Tuesday, October 21, 2014

This is why I think nobody cares about the debt

Over in Canada, Frances Woolley takes on the question of should the elimination of the deficit lead to immediate tax cuts.  Seriously.  Read and marvel at these quick facts:

From 2008–09 through 2013–14, the Government has delivered tax reductions totalling more than $60 billion to job-creating businesses.

According to KPMG, total business tax costs in Canada are now the lowest in the Group of Seven (G-7) and 46% lower than those in the United States.

Personal income taxes are now 10% lower with the tax relief provided by the Government since 2006. For an average family of four, taxes have been cut by close to $3,400. 

Once the federal budget is balanced, the Government’s first priority will be to provide further tax relief to hard-working Canadian families
So, after a ton of tax cuts (look at points 2 and 3), the clear priority is more tax cuts.  Under this rubric the debt will never, ever be paid down.  After all, I am not a financial genius, but paying down debt requires at least some period of running a surplus.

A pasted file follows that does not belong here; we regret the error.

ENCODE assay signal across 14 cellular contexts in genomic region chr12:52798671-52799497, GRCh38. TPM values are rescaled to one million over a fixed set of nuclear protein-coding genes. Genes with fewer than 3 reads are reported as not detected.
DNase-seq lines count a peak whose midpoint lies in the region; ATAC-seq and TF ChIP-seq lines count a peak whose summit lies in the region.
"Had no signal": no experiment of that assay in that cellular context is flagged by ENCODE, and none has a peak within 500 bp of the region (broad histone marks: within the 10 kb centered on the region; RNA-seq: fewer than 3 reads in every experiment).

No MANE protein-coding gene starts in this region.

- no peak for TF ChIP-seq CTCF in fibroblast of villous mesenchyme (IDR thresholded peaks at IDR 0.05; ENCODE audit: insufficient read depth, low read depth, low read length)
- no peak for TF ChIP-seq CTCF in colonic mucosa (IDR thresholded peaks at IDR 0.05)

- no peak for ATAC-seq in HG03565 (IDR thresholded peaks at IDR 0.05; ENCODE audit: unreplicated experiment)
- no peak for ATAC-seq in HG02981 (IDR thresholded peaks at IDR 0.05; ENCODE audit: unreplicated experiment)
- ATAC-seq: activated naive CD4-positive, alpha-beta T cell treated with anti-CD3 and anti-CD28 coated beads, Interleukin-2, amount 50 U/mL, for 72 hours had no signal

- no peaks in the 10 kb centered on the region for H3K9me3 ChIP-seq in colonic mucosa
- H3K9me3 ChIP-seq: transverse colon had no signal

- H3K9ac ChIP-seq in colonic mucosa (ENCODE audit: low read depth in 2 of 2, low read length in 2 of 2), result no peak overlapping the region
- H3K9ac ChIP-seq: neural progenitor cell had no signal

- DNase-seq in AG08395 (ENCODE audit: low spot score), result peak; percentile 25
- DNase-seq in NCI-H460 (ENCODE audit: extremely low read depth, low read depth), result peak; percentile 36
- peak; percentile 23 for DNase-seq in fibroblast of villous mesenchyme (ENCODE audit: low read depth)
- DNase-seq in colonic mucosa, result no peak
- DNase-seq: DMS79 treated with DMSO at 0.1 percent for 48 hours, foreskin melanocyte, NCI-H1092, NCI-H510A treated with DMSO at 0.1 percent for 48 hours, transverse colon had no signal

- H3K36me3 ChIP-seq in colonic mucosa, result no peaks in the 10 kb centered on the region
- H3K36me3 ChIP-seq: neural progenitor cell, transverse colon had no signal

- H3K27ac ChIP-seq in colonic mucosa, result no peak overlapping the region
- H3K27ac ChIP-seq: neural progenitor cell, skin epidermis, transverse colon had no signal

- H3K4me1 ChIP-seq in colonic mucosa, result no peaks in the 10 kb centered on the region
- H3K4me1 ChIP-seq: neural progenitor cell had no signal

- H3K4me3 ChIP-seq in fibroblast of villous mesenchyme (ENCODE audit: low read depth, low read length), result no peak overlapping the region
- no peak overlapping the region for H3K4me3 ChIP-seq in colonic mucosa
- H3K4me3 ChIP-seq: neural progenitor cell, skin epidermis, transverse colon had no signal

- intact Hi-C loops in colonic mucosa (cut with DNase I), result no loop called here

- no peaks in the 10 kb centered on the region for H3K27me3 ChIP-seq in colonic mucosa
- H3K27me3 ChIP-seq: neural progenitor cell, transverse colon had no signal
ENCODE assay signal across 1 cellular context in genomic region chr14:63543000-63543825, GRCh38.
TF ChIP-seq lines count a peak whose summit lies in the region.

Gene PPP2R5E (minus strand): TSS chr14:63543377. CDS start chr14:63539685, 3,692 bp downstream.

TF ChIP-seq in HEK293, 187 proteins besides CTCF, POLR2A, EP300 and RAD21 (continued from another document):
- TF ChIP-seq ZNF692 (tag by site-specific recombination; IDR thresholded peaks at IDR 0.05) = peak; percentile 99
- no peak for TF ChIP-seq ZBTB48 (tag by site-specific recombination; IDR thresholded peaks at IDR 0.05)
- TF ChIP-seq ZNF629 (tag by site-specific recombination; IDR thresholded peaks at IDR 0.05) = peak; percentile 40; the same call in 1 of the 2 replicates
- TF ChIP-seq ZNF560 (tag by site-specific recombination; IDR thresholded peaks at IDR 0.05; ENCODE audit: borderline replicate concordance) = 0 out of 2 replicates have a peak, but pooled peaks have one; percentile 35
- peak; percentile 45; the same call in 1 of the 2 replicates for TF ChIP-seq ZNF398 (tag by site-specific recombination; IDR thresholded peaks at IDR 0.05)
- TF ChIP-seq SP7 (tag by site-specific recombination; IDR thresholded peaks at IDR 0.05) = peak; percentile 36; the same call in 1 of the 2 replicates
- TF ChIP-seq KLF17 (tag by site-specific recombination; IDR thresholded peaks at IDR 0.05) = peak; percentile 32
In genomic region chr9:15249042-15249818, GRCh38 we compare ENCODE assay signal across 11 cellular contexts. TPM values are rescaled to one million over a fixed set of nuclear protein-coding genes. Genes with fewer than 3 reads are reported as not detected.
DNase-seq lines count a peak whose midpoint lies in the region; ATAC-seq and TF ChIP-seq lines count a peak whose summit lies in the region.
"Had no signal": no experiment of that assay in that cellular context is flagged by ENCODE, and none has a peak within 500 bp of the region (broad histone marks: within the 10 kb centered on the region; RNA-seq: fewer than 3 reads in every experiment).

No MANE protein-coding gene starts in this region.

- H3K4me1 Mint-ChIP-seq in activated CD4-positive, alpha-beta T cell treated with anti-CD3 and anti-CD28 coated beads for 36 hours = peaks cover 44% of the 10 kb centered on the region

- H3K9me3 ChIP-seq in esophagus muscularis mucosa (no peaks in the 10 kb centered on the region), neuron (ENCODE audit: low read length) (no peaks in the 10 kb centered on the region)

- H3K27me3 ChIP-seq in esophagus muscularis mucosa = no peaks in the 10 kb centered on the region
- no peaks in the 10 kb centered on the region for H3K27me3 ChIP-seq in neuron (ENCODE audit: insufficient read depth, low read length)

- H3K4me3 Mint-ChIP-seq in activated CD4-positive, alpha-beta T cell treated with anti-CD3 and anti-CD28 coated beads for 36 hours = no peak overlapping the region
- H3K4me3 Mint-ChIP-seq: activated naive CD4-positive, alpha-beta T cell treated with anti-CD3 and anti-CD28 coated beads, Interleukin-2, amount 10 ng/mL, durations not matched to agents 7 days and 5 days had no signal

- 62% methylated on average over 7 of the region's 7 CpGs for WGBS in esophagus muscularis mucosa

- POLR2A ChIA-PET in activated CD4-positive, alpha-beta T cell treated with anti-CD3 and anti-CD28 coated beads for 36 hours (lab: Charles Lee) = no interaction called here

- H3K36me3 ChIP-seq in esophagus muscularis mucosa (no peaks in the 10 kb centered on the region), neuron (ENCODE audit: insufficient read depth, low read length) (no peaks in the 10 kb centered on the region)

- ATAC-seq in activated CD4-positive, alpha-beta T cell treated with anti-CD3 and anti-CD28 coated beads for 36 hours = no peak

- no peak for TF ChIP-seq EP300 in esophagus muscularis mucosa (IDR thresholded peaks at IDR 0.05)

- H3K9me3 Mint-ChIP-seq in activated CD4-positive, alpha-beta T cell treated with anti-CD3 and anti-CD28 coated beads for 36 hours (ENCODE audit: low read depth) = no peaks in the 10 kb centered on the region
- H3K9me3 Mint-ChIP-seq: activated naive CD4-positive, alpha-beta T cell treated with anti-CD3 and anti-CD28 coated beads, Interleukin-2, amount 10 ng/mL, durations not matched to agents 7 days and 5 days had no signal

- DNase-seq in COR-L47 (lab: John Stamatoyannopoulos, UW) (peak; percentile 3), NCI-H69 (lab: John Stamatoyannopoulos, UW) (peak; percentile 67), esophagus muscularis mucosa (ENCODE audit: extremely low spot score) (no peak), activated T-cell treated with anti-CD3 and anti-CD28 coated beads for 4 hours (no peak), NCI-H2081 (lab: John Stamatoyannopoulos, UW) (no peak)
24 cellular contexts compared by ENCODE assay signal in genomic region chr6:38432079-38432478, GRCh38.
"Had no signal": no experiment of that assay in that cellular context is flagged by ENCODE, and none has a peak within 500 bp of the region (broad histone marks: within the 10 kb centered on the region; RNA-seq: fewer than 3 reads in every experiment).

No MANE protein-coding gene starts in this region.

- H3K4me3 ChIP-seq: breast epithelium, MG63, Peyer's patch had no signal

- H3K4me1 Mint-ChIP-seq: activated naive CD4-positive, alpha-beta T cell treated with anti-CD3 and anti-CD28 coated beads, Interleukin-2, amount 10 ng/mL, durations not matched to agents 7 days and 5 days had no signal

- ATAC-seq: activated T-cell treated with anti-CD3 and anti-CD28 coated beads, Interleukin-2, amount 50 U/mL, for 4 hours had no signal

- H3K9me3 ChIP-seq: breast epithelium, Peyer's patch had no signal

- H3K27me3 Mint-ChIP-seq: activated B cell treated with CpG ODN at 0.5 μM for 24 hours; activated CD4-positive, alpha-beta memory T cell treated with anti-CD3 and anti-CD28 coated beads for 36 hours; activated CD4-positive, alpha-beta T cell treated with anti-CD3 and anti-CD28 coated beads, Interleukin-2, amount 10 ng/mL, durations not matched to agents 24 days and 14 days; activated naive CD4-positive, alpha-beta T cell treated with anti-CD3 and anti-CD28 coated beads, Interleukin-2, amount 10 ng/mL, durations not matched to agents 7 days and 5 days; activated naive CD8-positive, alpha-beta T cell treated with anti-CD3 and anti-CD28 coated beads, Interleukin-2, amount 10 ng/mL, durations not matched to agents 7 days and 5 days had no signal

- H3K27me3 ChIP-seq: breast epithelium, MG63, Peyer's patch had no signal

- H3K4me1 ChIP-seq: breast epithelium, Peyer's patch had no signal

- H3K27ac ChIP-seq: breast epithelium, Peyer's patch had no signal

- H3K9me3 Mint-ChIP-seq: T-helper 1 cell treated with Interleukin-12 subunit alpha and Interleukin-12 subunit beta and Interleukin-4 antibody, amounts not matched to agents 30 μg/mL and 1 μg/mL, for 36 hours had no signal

Now there may be all sorts of reasons that running a long term debt is a sane and responsible thing to do.  After all, governments are not households and many of my household intuitions are incorrect (governments can print money, for example, so being unable to pay the debt at all is unlikely unless it is denominated in a foreign currency).  But if this is the strategy of the debt scolds -- cut services so we can run a surplus and then give out tax cuts -- then they don't care about the debt at all.  They just want to redistribute money in a different way across the economy. 

EDIT: Forgot to mention this is Joseph and not the regularly scheduled Mark content

1 comment:

  1. Puh-lease. Did you ever really believe otherwise?